The critical importance of understanding the flow of granular materials in countless natural and industrial processes, has resulted in significant interdisciplinary research efforts for several decades. Of such efforts, one of the most significant contributions to the understanding of dry granular flows was the discovery of a relationship referred to as the rheology. This phenomenological model relates the internal friction coefficient (i.e. the shear stress to confining pressure ratio ), to the dimensionless inertial number which quantifies how rapid the material is flowing locally. Despite the many successful applications of the rheology, it loses accuracy for several key aspects of dry granular flows including application to dilute cases, accounting for particles with a finite stiffness (or soft particles), nonlocal and grain shape effects which have been highlighted as causing significant deviations from classical models. Elucidated from advances in non-local rheological models, is the roll of the particle velocity fluctuations often described as granular temperature, . Acknowledgement of the granular temperature for constitutive modelling efforts has now led to several recent remarkable proposals, mitigating many of the weaknesses of the traditional models. In this work through Discrete Element Method (DEM) simulations we are working on the development of new constitutive models based on the kinetic energy to address the shortcomings of the classical rheology.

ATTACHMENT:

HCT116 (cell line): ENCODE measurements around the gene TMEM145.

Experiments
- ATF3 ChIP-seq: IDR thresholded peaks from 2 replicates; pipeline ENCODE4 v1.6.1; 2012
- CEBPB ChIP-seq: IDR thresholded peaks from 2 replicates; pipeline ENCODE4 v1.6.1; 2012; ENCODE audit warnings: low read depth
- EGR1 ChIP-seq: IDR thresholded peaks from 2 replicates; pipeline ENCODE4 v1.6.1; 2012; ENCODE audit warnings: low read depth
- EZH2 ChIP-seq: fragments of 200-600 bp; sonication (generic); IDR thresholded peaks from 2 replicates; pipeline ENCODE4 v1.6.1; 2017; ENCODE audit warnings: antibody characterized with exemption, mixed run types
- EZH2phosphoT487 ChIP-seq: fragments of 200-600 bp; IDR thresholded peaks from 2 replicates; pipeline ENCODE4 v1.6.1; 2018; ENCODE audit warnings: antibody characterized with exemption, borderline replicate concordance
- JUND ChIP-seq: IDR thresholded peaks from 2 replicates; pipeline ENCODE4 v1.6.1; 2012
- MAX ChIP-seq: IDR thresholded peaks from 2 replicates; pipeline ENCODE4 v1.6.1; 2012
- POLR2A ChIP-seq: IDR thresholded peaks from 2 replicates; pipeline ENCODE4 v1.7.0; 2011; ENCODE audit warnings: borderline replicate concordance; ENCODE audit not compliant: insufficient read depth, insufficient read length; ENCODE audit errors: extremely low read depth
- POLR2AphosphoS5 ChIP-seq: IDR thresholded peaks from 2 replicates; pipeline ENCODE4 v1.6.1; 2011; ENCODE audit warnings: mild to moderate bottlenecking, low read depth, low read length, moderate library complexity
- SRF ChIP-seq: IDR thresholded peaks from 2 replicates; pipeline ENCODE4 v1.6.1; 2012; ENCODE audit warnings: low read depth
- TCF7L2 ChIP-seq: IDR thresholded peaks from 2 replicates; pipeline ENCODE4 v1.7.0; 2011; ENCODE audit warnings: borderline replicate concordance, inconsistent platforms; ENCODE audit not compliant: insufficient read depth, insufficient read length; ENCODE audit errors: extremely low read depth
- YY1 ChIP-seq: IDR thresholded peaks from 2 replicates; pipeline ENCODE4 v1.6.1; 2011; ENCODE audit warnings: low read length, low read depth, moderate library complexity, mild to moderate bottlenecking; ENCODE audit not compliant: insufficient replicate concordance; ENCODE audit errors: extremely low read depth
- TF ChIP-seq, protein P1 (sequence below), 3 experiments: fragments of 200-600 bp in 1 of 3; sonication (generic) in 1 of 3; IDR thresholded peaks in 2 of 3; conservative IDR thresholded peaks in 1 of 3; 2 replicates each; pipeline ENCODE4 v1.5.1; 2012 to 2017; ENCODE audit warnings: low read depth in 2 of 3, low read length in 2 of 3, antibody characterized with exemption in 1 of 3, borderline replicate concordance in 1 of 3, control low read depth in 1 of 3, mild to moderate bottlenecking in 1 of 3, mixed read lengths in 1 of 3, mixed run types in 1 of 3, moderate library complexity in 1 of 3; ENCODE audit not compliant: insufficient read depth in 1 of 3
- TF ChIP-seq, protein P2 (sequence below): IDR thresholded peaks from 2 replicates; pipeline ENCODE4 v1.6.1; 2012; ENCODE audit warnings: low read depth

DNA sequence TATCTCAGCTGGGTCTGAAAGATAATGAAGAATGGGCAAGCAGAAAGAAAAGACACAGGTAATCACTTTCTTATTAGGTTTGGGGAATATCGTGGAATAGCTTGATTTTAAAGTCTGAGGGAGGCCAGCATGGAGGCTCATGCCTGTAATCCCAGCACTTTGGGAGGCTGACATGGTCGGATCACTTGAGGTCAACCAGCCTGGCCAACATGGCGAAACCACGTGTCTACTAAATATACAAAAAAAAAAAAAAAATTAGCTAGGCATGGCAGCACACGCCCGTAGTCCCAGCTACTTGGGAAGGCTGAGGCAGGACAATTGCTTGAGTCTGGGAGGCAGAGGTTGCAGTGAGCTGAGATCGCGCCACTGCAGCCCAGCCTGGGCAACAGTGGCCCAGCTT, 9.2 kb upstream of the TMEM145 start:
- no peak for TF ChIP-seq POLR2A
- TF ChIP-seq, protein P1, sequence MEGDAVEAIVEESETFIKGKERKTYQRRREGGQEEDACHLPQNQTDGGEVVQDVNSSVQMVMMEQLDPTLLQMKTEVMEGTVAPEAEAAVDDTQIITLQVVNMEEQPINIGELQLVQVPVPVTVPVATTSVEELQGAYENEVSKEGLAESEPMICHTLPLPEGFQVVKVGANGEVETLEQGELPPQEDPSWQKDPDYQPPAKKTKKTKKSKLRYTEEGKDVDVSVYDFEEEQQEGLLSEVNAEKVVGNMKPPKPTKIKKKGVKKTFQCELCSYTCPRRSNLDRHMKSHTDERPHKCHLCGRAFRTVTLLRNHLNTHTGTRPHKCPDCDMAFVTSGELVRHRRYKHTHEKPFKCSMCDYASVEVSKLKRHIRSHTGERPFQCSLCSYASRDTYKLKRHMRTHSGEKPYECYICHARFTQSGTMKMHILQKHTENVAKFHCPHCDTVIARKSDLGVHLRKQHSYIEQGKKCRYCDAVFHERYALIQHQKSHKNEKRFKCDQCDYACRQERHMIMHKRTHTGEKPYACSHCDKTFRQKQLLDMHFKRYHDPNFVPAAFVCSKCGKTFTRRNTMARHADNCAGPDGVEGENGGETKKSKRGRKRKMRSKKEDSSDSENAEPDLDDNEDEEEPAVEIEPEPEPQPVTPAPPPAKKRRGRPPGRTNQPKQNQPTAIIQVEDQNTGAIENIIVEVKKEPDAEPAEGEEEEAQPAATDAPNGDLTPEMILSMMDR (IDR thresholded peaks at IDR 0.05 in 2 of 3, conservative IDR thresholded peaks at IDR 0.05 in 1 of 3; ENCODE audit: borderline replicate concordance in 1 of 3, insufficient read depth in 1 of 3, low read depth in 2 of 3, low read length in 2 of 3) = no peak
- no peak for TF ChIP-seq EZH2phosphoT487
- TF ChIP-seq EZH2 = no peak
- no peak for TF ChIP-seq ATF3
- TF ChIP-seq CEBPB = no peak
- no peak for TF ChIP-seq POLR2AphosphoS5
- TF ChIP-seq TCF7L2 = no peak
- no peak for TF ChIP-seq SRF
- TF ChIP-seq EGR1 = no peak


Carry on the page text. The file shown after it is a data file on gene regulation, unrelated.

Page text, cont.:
This work is being conducted by Nathan.